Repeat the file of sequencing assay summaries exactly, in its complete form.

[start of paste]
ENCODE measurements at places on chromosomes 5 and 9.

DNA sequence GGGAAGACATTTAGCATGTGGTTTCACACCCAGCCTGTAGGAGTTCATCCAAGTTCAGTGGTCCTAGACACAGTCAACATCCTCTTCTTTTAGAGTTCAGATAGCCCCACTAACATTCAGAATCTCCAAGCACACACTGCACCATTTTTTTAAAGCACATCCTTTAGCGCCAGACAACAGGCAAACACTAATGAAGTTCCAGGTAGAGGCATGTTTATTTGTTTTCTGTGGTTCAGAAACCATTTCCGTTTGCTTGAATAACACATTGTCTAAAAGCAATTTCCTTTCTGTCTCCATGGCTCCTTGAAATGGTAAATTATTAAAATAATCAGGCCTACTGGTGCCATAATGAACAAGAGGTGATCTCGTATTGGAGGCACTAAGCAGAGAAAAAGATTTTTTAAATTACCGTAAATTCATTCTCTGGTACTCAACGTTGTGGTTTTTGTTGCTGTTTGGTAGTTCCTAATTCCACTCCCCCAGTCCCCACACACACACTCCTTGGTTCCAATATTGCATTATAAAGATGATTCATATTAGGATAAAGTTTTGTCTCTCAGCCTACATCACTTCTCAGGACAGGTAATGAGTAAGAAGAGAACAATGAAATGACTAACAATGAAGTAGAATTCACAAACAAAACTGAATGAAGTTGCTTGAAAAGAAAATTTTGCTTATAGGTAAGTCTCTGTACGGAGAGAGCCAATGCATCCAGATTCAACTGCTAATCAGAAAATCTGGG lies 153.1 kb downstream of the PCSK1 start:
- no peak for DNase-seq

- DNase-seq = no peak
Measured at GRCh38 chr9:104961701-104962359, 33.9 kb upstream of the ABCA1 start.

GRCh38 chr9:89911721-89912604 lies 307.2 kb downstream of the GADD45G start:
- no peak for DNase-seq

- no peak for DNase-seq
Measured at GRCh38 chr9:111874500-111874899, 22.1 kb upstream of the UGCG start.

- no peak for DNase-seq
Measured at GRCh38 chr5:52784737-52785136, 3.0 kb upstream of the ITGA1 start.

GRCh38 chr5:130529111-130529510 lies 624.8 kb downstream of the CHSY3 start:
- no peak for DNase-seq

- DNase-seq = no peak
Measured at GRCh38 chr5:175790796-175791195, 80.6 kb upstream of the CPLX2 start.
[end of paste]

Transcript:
ENCODE measurements at places on chromosomes 5 and 9.

DNA sequence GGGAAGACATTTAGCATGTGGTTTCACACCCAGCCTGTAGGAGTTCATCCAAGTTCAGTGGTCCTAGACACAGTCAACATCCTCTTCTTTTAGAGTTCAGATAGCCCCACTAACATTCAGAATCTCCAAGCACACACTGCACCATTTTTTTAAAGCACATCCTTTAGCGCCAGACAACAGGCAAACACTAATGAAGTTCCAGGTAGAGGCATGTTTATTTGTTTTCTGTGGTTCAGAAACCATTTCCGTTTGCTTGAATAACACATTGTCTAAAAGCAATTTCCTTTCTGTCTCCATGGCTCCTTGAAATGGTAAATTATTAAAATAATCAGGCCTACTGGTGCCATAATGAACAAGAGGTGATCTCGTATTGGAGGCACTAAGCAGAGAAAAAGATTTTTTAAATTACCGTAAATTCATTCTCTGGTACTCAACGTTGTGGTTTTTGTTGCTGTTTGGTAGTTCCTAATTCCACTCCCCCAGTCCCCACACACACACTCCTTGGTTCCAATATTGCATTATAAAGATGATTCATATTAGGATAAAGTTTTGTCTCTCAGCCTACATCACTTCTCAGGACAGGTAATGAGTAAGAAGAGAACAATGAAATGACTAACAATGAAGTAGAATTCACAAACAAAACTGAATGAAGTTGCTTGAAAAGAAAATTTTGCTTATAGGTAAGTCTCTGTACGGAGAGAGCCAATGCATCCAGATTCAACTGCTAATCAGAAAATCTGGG lies 153.1 kb downstream of the PCSK1 start:
- no peak for DNase-seq

- DNase-seq = no peak
Measured at GRCh38 chr9:104961701-104962359, 33.9 kb upstream of the ABCA1 start.

GRCh38 chr9:89911721-89912604 lies 307.2 kb downstream of the GADD45G start:
- no peak for DNase-seq

- no peak for DNase-seq
Measured at GRCh38 chr9:111874500-111874899, 22.1 kb upstream of the UGCG start.

- no peak for DNase-seq
Measured at GRCh38 chr5:52784737-52785136, 3.0 kb upstream of the ITGA1 start.

GRCh38 chr5:130529111-130529510 lies 624.8 kb downstream of the CHSY3 start:
- no peak for DNase-seq

- DNase-seq = no peak
Measured at GRCh38 chr5:175790796-175791195, 80.6 kb upstream of the CPLX2 start.